first_imgEgypt records 139 new COVID-19 cases Egypt records 223 new COVID-19 cases Egypt’s COVID-19 cases surpass 150center_img Egyptians wearing face masks against Covid-19 queue up to vote on August 11, 2020 for a new senate in an upper house election. Khaled Desouki | AFP Egyptians wearing face masks against Covid-19 queue up to vote on August 11, 2020 for a new senate in an upper house election. Khaled Desouki | AFPEgypt confirmed on Wednesday 165 new infections and 21 deaths from COVID-19, raising the total cases registered in the country to 99,280, including 5,461 deaths, said the Egyptian health ministry.Meanwhile, 798 were cured and discharged from hospitals in the past 24 hours, bringing the total recoveries to 74,626, according to the statement.Total recoveries in Egypt currently amount to over 75 percent of the total cases registered in the country.The most populous Arab country announced its first confirmed COVID-19 case on Feb. 14 and the first death from the highly infectious virus on March 8.Amid declining deaths and fatalities, Egypt has been easing relevant restrictions over the past couple of months as part of a coexistence plan to maintain anti-coronavirus precautionary measures while resuming economic activities.Egypt and China have been working together on fighting the pandemic through exchanging medical aid and expertise.In early February, Egypt provided aid to China to help with its fight against COVID-19 and China later sent three batches of medical aid to the North African country.Relatedlast_img read more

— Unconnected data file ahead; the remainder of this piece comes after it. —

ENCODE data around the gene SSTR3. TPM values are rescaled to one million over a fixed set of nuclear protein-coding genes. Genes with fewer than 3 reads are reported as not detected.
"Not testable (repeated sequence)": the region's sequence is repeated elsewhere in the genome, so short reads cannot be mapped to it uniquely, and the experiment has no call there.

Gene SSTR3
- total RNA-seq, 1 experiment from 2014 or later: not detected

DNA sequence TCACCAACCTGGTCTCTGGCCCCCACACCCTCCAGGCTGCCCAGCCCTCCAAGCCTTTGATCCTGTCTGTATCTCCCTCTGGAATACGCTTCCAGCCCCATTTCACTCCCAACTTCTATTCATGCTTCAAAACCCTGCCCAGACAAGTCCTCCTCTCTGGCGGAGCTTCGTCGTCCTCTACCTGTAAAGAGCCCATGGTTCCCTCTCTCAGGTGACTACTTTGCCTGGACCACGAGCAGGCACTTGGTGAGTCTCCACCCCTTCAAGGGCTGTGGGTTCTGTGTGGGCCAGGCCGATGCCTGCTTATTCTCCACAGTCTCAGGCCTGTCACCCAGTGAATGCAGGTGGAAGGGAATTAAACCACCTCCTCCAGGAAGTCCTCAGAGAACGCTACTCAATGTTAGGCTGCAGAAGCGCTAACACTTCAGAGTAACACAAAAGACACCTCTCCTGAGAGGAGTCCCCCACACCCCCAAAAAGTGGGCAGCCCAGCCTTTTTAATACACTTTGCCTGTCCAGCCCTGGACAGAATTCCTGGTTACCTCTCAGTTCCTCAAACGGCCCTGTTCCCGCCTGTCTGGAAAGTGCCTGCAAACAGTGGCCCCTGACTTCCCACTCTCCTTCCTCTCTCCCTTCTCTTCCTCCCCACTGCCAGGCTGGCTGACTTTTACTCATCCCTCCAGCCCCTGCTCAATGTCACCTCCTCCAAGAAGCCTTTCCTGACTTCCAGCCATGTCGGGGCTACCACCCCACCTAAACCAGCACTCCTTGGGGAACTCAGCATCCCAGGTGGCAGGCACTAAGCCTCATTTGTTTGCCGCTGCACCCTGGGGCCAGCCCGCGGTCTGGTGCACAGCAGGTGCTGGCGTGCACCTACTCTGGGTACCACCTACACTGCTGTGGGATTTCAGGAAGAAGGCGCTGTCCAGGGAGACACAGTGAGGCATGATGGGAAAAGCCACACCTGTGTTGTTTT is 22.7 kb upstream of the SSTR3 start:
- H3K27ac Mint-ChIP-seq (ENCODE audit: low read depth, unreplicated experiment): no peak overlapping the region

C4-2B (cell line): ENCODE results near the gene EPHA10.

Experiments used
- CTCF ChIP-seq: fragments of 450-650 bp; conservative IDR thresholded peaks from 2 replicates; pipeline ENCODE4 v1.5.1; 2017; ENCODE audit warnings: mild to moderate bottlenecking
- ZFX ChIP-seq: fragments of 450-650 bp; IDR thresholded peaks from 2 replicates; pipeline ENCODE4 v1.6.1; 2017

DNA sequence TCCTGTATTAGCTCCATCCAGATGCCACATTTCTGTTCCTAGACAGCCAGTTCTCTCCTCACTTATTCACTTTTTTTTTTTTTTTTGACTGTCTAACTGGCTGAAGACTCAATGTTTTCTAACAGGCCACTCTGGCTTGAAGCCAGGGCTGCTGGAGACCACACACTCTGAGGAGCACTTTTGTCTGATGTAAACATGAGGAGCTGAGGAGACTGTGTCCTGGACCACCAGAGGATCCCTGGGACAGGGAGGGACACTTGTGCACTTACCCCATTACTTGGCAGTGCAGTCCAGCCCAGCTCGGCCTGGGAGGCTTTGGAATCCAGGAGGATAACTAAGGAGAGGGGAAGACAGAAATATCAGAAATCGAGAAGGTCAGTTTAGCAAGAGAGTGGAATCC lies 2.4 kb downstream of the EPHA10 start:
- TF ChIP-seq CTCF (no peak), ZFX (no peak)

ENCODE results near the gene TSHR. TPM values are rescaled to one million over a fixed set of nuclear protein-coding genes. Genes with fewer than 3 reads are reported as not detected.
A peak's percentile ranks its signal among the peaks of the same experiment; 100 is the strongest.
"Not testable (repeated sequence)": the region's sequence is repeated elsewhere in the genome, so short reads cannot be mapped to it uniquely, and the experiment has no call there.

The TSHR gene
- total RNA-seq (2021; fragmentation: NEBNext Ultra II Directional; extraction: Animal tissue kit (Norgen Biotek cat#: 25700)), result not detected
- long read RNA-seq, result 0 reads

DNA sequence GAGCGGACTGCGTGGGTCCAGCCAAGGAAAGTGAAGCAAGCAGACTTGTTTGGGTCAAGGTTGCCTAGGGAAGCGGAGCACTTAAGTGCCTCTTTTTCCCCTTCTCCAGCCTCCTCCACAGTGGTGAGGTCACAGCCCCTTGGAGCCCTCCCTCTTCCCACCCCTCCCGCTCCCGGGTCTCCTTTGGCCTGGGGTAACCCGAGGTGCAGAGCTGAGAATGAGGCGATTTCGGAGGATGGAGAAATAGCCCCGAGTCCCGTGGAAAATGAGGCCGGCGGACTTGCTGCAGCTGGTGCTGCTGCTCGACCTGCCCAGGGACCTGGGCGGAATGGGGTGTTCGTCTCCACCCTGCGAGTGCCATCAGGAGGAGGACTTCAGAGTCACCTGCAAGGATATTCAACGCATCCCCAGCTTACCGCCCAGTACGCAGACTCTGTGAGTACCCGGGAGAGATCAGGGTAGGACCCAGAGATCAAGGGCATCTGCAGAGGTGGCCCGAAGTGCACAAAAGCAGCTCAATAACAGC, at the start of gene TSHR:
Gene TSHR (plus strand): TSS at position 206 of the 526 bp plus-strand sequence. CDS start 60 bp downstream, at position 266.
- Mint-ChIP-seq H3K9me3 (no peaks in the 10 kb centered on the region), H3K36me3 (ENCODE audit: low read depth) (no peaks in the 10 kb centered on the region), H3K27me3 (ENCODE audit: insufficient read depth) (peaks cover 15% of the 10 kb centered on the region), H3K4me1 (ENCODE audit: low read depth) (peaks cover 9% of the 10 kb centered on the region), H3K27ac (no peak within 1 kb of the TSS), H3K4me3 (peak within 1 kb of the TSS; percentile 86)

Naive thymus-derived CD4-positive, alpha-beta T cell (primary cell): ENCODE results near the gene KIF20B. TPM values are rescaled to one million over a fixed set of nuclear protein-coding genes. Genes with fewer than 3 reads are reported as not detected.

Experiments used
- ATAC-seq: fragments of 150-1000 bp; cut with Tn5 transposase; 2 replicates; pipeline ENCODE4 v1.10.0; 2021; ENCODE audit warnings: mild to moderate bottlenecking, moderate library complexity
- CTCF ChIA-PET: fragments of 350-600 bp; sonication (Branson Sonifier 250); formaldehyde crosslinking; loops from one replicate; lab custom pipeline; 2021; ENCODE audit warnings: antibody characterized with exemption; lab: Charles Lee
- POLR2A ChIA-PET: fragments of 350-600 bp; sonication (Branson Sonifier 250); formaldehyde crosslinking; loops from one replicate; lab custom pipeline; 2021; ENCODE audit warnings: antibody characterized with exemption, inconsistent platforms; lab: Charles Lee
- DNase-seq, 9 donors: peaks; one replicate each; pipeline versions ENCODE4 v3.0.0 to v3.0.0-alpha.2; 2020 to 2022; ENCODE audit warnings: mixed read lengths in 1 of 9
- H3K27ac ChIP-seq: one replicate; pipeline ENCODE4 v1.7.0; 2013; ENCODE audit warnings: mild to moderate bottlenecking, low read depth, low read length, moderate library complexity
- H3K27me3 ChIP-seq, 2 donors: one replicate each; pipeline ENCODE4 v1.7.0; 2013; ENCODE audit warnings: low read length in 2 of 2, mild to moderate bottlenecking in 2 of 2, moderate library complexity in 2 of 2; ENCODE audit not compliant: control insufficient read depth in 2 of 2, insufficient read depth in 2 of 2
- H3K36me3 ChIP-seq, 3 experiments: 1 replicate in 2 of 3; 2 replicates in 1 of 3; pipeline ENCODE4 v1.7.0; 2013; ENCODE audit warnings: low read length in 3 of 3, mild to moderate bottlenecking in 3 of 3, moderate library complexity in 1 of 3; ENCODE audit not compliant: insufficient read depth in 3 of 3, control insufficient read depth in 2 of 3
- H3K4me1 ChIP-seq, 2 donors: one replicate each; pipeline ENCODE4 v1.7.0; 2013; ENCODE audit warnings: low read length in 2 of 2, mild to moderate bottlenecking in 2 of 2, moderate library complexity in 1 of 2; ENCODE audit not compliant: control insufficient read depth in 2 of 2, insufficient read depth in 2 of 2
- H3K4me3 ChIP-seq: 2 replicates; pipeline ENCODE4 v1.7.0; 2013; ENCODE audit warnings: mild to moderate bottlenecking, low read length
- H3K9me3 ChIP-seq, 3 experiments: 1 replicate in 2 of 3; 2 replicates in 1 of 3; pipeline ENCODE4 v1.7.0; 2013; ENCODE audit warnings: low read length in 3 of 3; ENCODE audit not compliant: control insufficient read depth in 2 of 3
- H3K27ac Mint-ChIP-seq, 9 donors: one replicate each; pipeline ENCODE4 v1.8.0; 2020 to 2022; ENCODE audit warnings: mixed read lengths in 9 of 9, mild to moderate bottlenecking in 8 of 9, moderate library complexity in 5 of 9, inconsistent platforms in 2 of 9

Farmington’s Cromwell Chiropractic celebrates 25 years